Alix leading pitch 5
Psyched to be on El Cap
Cool balanced block
Rock is perfect
"Daniel put some pro in!"
Leaning Tower is so overhanging!
My block started out with pitch 12. "C2+" hooking was surprisingly not as scary as some of the fixed pieces I clipped lower on the pitch. One of the pitons I clipped above the belay was literary falling apart - bomber. Next pitch featured clean C1 section and some cool free climbing above. This is where the route quality changed to being more blocky and wandering. More free climbing mixed with tiny bit of aid took me through to 15, where I ended up taking a 25 foot fall after one of my cams blew while I was bounce testing the next placement. After checking myself for damage (just a bruised hip and scratches on my elbow) I continued to the top of my last pitch with not too much more trouble. Happy to be on an 'elevator' (since all I had to do is jug and clean) for the last 4 pitches, I handed the rack to our closer - Alix. 
5am jugathon to the top of pitch 7
First light from the top of 7th pitch
All smiles!

The Monkeys are sendin!
Daniel about to link pitch 10 and 11
Alix's block featured the last 4 pitches, part of which were a bit wet. To make things worse she only had just over an hour of daylight to work with after she started her lead. What was a sunny day just a few hours prior, turned to a sea of clouds which built up our anticipation. During the last 3 pitches we were hit with big gusts of wind and were borderline shivering at the belays, even with our puffies and shells on. Figuring out the start of pitch 18 was a bit tricky in the dark since Thanksgiving ledge is so damn big. Basically it was the first possible way up after you pass the bivy cave. At last we got to the top of the route just before midnight, coiled our ropes, high fived, but the crux of our climb turned out to be ahead.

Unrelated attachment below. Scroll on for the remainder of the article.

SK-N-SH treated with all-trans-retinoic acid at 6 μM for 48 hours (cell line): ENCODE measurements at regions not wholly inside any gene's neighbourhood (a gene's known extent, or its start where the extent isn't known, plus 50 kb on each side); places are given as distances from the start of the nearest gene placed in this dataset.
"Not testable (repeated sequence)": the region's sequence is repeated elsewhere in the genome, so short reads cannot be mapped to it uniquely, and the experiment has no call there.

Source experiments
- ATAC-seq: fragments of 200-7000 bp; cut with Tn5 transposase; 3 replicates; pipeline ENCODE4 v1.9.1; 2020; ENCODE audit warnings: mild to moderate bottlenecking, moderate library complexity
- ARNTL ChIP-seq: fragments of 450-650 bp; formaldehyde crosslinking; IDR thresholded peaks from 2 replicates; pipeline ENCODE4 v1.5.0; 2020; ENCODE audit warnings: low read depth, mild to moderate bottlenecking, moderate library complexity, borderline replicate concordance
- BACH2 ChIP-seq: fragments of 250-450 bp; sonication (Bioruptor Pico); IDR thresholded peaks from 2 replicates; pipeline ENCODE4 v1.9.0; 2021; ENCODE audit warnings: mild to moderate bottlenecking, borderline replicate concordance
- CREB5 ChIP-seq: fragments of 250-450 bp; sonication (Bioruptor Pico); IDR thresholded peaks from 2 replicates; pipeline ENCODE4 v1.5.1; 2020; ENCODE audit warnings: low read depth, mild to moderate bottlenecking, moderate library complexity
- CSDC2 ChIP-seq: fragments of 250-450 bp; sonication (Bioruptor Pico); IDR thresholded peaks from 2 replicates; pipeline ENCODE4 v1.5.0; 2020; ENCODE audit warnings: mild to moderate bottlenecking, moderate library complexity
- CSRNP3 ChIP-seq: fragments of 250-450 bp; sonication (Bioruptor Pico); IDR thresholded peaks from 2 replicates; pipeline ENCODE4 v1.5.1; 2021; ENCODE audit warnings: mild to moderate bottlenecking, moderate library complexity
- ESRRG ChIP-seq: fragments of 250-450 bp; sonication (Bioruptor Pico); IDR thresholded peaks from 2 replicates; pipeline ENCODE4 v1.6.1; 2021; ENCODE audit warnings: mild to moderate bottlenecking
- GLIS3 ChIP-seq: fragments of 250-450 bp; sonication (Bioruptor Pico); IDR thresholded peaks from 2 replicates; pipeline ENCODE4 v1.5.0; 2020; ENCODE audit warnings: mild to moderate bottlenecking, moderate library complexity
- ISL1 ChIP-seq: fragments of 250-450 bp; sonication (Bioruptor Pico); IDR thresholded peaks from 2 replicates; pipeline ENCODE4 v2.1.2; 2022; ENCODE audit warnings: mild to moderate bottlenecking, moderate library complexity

Me leading 12th pitch
Alix smiling at the belay